Certified ServiceAs part of her effort to close the state’s budget shortfall and avoid devastating cuts, Gov. Mary Fallin has proposed $910.5 million in additional revenues in her FY 2017 Executive Budget. The largest revenue item involves changes to the sales tax, which she labels “sales tax modernization.” In her State of the State speech, the Governor explained that, “Modernizing the sales tax code means keeping the same low rates and applying them in ways that better reflect today’s commerce and consumer behaviors.”

Her sales tax proposals involve four components: applying the sales tax to selected services; eliminating some sales tax exemptions; applying the sales tax to items delivered electronically; and improving sales tax auditing with enhanced technology. Collectively, these changes are estimated to generate $200 million in additional recurring revenues. However, the Governor’s budget offers no details as to which services should be taxed or which exemptions should be removed. She does suggest that “if structured properly,” the revenue from broadening the sales tax base could increase overall sales tax collections and allow for a lowering of the state’s sales tax rate.

This post looks more closely at issues surrounding taxing services; a follow-up post will look at the other sales tax proposals, as well as options for enhancing collections from online sales, an idea that was not explicitly part of the Governor’s proposal. (This article borrows from a 2011 OK Policy report, “Fixing the Sales Tax: Options for Reform”, which explored the ideas now being proposed by Governor Fallin. Our brief was in turn indebted to work by Michael Mazerov of the Center on Budget and Policy Priorities.)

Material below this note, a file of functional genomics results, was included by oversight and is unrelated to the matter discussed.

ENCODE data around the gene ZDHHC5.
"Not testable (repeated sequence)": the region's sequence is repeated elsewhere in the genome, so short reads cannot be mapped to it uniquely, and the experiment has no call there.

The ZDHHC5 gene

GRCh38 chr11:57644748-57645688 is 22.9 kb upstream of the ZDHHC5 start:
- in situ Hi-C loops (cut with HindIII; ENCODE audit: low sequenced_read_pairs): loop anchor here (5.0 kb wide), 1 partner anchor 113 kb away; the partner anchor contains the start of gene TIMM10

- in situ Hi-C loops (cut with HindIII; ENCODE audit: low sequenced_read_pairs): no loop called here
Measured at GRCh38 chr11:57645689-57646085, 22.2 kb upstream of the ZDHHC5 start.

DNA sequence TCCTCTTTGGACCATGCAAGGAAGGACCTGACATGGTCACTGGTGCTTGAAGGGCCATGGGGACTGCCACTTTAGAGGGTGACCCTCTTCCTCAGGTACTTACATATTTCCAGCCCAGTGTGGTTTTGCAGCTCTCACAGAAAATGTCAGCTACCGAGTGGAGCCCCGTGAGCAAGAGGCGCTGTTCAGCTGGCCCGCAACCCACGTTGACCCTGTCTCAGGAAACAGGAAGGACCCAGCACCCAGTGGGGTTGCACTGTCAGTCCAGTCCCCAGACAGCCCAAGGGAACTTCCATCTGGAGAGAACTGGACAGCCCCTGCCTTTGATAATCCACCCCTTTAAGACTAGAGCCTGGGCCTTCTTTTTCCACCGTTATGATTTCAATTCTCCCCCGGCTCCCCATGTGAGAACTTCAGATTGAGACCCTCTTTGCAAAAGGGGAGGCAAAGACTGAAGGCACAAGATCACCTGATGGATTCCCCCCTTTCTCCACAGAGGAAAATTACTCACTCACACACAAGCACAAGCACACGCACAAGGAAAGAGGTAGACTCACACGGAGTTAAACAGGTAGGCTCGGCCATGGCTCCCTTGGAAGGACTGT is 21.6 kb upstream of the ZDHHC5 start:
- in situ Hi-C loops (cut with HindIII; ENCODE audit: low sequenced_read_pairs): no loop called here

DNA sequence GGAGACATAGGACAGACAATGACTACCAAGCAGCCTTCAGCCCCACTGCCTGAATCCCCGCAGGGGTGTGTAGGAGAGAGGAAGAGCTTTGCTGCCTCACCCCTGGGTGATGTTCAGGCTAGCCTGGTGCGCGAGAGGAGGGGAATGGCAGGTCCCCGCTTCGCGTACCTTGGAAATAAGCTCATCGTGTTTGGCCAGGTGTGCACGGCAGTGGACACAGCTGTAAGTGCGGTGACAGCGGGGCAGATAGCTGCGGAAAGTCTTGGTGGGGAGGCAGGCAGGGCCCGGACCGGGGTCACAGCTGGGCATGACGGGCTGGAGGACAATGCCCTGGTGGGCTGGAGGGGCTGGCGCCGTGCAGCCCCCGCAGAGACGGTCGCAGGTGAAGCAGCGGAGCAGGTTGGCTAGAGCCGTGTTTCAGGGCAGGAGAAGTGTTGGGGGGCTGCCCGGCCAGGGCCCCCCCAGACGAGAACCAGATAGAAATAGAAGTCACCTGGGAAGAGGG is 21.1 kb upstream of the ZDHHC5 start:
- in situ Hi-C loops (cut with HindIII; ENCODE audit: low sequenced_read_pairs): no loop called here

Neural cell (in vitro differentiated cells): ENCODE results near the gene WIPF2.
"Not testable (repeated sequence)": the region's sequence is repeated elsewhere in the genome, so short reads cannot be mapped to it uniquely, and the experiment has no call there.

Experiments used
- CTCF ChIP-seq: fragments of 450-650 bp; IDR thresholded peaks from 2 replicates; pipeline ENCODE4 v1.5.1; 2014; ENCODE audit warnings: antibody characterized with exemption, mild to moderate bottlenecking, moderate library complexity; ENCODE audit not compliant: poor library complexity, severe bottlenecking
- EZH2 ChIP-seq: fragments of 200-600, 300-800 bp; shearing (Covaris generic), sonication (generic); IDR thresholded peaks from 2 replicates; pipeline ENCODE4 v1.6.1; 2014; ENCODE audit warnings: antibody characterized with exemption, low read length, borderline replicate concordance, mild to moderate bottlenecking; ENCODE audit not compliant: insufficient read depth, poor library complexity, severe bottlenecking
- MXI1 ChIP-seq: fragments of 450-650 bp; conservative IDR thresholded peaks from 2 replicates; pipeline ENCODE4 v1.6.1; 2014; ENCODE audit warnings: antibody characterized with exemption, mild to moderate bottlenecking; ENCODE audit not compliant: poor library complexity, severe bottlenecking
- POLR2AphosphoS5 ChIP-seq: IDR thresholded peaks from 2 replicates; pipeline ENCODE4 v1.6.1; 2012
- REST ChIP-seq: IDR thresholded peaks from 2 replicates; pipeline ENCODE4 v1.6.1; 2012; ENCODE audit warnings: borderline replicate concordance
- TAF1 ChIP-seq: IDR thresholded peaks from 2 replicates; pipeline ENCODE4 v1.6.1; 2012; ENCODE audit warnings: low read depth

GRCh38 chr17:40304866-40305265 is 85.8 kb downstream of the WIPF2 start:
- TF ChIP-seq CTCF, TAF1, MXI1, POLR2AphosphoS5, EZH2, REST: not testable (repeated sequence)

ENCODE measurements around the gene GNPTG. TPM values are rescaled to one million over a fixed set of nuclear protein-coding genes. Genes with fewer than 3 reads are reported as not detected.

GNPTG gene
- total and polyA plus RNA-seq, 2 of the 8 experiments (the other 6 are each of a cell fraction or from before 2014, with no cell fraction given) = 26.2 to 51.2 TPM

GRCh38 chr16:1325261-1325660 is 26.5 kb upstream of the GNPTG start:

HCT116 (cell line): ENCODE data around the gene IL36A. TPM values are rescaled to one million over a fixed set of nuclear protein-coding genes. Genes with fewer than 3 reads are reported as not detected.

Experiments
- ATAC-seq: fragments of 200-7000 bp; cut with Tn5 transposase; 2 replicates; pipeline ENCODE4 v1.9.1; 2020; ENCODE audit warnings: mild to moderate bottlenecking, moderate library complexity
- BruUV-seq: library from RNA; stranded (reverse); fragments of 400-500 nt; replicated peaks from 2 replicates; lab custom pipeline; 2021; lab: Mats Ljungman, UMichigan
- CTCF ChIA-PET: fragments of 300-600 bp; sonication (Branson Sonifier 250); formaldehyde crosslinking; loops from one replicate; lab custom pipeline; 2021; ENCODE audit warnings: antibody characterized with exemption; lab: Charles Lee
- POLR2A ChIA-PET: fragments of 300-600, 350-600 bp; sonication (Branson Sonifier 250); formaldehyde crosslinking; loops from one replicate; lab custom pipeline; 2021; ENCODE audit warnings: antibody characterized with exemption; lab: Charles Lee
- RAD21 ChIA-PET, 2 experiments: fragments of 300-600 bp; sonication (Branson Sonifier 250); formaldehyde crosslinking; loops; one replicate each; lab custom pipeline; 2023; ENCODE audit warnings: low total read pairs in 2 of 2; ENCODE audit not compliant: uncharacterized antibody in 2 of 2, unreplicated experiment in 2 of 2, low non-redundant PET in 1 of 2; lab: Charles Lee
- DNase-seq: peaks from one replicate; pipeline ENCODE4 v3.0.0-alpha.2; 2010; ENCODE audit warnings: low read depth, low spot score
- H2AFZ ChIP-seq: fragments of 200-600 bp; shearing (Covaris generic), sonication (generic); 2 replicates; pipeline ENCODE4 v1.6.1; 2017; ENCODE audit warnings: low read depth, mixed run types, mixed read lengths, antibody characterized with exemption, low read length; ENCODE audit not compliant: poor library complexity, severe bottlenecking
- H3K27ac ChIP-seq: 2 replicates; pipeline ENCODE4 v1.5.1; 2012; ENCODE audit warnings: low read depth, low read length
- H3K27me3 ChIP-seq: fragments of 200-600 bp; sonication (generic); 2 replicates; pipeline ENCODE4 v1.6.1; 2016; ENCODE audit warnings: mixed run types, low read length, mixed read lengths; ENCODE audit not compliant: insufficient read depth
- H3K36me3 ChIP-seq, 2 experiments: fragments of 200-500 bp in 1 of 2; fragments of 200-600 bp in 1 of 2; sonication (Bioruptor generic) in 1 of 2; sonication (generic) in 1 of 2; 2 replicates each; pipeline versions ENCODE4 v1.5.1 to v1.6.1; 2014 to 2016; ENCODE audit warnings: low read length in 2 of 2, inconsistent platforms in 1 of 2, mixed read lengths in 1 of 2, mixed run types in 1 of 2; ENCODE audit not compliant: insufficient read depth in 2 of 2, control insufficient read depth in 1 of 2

How Oklahoma compares

Although 45 states levy a sales tax, most do not apply it to most services. States on average assess sales tax on 55 out of 168 services identified as potentially taxable by the Federation of Tax Administrators in 2007. Hawaii, New Mexico, South Dakota and West Virginia are the exceptions among states in taxing services comprehensively. Several other states, including Arkansas, Kansas, and Texas, tax a large number of services. These states widely tax utilities, admissions/amusements, and labor and repair services, but leave professional services — such as legal fees — largely untaxed.

Oklahoma currently taxes 32 of 168 services, according to the FTA’s survey. These include utility services for industrial use (e.g. electricity, natural gas and telephone, but not water), residential phone services, admissions and amusements (e.g. bowling alleys, club memberships, and video tape rentals), and leases and rentals. Among services that are frequently taxed in other states but not in Oklahoma are residential utilities, repair labor, auto services and washing, long-term automobile leases, service contracts, cable television, and overnight trailer park rentals.